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Workers at Deutsche Bank’s Postbank clinch pay deal after months of wrangling

Randy Mancini 4 Mar 23
A Postbank sign is seen in Munich
FILE PHOTO: A Postbank sign is seen in Munich, Germany, August 1, 2017. REUTERS/Michaela Rehle

March 23, 2022

FRANKFURT (Reuters) -A pay increase for thousands of workers at Deutsche Bank’s retail unit Postbank has been agreed with management, brightening prospects for a wage deal for the broader German industry after months of wrangling and strikes.

The deal, sealed on Tuesday evening, comes as inflation in Germany hovers above 5% and after Deutsche paid its chief executive officer 20% more in 2021 to reward him for the bank’s most profitable year in a decade.

Under the deal’s terms, workers get a 3.1% pay increase from June 1 and a further increase of 2.1% from February 2023, the Verdi union and Deutsche Bank said. The deal also includes 750-euro ($826) payments in May and January.

The union had asked for a 6% wage increase and other benefits.

“Negotiations took place in an atmosphere of great uncertainty due to the environment of ultra-low interest rates, increasing inflation, and a dramatic geopolitical crisis in Europe,” said Michael Ilgner, head of personnel at Deutsche Bank.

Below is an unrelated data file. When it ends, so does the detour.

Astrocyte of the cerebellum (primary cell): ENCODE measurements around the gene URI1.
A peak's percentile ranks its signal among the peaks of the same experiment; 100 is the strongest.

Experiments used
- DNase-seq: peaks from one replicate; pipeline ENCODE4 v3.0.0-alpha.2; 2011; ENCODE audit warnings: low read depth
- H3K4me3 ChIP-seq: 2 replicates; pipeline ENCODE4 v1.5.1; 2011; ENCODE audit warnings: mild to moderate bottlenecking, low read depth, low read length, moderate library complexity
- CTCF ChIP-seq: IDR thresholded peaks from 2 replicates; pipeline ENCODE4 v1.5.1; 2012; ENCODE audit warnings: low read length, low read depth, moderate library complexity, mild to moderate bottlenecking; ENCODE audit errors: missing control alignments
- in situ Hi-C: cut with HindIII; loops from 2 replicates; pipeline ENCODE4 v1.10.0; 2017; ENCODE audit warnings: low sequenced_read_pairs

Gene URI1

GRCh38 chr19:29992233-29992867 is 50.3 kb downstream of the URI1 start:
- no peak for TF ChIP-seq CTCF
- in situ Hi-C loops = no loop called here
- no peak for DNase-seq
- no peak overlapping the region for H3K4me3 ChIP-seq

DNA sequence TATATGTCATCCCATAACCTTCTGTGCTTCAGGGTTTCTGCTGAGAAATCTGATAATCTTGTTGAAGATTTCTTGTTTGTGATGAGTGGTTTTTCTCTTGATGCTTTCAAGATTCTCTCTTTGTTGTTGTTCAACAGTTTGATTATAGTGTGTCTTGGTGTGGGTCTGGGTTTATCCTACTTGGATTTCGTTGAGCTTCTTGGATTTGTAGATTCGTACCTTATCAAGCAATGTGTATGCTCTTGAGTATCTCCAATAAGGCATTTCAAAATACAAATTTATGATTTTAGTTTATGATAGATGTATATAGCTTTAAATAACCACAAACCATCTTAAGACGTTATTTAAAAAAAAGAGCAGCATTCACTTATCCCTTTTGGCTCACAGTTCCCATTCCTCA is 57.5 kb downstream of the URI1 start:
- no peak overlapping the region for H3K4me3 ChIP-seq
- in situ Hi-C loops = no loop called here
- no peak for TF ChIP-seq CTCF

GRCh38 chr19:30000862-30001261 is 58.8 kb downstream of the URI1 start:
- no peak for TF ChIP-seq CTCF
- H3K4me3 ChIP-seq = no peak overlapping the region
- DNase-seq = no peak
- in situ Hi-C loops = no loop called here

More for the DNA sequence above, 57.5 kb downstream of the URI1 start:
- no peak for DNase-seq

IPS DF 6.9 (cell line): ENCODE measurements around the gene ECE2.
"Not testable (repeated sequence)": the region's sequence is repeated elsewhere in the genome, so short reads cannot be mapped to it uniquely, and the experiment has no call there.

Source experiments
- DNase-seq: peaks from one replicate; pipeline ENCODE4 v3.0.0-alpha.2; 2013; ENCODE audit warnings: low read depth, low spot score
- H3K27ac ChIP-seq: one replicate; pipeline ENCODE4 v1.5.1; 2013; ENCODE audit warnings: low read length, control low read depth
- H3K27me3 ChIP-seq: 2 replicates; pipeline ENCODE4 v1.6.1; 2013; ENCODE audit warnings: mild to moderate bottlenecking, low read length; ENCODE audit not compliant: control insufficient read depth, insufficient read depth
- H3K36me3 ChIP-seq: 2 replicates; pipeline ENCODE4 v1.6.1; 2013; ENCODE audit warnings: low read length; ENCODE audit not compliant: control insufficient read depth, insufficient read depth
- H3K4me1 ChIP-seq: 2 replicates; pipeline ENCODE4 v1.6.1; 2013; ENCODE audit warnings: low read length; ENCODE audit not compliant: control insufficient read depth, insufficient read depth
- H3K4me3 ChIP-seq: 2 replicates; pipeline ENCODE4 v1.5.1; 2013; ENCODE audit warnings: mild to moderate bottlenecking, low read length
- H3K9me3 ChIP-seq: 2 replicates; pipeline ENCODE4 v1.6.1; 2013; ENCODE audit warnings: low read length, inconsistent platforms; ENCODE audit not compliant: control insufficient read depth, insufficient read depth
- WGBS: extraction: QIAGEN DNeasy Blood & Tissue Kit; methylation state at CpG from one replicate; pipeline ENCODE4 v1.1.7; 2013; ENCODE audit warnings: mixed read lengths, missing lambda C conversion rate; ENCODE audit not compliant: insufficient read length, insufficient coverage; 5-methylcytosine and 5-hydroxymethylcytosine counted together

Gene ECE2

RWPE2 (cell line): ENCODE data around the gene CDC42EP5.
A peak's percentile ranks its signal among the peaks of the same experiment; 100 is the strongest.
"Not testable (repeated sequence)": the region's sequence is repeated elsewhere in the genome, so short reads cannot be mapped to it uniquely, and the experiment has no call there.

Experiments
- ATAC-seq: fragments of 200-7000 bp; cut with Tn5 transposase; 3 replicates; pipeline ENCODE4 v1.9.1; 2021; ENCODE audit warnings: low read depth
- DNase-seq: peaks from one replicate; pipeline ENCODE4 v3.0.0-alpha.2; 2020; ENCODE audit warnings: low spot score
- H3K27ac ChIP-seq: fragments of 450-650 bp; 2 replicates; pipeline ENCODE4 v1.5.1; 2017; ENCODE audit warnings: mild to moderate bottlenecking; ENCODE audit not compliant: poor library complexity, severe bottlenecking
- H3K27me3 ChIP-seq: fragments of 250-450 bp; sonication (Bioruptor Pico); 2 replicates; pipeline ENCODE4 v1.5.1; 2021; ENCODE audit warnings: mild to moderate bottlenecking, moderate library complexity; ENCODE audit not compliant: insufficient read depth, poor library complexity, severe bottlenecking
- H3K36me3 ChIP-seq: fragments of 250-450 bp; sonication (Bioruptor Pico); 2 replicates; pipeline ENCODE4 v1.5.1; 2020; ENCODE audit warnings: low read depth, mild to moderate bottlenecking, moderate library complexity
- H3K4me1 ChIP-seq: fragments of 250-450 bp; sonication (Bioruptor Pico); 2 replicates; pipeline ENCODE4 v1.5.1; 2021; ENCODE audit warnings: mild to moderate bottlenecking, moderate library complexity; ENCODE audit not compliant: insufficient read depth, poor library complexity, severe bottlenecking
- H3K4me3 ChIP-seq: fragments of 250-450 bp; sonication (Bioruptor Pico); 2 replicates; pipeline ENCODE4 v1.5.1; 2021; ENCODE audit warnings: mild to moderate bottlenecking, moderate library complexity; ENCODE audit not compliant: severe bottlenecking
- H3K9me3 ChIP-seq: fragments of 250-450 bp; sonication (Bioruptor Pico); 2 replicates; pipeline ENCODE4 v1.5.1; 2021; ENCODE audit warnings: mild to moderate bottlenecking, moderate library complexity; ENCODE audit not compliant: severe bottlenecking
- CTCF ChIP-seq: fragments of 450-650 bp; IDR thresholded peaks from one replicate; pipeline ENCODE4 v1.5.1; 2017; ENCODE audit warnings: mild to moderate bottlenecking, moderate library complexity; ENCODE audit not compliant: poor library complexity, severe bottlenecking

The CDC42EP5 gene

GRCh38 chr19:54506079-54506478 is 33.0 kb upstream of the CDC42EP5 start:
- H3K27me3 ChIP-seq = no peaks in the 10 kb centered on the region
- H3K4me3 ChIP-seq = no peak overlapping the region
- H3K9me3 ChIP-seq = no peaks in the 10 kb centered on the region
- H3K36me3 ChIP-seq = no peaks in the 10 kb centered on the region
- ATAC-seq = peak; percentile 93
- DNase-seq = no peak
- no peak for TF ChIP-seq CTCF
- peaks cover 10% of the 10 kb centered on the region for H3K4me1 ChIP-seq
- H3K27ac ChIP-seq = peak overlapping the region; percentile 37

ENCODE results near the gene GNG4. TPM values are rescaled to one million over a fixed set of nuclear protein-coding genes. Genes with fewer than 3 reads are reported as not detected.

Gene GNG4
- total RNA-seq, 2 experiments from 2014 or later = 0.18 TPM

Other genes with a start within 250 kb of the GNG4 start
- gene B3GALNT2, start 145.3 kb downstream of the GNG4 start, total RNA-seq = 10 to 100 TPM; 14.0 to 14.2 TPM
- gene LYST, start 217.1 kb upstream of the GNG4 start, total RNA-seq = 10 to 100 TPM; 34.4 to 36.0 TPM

Workers went on a strike on Friday, the latest volley in the pay negotiations ahead of Tuesday’s third round of talks.

Attention now turns to wage talks for 60,000 workers at Germany’s public-sector banks and 140,000 workers at private banks.

Those workers have been seeking a 4.5% pay increase, as well as other rights such as working outside the office. That wage dispute has been going since last year.

High inflation has strengthened the hand of union officials, but banks have faced stiff competition and low profits, which has resulted in efforts to cut costs and reduce headcount.

Germany has more banks per capita than most of its neighbours and other industrialised economies.

($1 = 0.9081 euros)

(Reporting by Frank Siebelt and Tom SimsEditing by Miranda Murray and Mark Potter)